|Authors: ||P. Camprubí, A. Aldrufeu, M. Pagés, R. Bargalló, J. López|
Sodium borohydride (500 ppm NaBH4) in a keeping solution inhibited ethylene production and delayed senescence of carnation flowering buds from 3–5 days longer than the control in distilled water.
However, exogenous ethylene (0.5 vpm for 24 h) caused irreversible wilting of opened flowers treated previously with NaBH4.
On day 12, about 60% of the initial soluble sugars remained in the wilted petals from the control.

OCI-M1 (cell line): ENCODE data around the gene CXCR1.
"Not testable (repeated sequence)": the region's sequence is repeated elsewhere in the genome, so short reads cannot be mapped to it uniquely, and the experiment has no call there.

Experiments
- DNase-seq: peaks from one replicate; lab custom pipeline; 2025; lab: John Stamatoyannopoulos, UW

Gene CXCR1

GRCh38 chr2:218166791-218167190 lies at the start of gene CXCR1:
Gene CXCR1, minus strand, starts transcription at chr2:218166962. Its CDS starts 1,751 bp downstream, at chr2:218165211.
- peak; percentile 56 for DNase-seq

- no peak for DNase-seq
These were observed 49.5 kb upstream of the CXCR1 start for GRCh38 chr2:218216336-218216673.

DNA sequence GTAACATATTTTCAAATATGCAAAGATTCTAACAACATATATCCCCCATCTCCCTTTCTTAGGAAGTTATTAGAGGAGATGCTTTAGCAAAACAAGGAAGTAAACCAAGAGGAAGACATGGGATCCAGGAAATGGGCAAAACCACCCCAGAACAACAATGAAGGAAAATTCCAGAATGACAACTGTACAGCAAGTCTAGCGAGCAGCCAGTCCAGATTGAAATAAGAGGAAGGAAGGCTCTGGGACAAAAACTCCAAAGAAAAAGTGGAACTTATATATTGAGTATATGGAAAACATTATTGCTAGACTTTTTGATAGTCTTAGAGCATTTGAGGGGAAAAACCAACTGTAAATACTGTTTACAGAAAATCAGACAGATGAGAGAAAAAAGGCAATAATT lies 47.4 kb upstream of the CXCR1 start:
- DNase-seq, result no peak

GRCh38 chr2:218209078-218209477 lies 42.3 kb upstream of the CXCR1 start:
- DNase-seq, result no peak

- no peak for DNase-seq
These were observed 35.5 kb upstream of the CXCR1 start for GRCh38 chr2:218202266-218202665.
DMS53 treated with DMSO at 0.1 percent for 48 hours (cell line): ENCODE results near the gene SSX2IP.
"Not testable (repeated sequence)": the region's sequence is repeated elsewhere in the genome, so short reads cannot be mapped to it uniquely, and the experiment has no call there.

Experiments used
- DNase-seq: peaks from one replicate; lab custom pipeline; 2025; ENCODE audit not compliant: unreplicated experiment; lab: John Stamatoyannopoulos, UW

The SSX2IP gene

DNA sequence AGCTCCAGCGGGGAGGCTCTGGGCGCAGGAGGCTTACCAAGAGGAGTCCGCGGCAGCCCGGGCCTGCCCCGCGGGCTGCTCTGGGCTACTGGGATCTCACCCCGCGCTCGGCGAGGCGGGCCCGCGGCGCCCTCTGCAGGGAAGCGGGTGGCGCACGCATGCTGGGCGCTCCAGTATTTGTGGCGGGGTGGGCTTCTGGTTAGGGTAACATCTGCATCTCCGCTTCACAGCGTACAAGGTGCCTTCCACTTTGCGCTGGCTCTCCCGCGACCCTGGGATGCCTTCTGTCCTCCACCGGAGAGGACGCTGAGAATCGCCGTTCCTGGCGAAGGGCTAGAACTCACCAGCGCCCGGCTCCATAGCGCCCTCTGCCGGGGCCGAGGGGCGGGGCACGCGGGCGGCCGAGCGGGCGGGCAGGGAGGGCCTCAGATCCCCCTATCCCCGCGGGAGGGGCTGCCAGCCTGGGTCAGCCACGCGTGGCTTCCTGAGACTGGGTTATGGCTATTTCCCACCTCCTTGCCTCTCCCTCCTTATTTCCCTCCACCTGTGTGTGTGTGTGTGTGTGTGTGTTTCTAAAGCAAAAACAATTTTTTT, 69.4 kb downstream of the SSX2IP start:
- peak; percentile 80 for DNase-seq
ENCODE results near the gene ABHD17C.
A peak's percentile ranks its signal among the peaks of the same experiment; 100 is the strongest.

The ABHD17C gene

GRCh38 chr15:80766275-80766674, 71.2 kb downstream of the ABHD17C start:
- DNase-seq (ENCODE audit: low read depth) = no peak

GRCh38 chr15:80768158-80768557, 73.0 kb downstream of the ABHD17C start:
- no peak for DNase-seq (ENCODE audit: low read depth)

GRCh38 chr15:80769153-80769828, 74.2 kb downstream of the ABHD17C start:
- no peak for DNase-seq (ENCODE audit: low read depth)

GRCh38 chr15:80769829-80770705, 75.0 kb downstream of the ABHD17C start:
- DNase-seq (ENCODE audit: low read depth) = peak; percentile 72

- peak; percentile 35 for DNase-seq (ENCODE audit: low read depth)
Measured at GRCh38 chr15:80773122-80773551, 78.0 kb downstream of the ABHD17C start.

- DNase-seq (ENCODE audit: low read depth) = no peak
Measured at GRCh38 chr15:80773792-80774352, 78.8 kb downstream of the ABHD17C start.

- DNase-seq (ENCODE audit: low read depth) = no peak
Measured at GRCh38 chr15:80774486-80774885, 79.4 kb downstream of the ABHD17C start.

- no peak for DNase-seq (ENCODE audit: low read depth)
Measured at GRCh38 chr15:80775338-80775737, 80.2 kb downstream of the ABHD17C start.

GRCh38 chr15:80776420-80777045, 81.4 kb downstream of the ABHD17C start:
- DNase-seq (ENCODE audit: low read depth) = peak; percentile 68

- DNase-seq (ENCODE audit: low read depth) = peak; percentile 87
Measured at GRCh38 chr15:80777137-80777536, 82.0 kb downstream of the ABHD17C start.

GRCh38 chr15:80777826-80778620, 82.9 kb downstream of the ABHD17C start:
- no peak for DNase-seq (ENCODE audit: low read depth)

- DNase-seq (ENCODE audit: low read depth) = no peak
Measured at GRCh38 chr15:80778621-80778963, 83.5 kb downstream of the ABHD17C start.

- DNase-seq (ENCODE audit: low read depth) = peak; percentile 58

On the same day, the petals from flowers treated with NaBH4 were not wilted and they had about 40% of their initial soluble sugars.
On day 14, transmission electron microscope observations of cut carnation petals revealed that the cell membranes of those treated with NaBH4 remained intact.
The internal structure of the mitochondria was so well preserved that it was possible to metabolize the reducing sugars.
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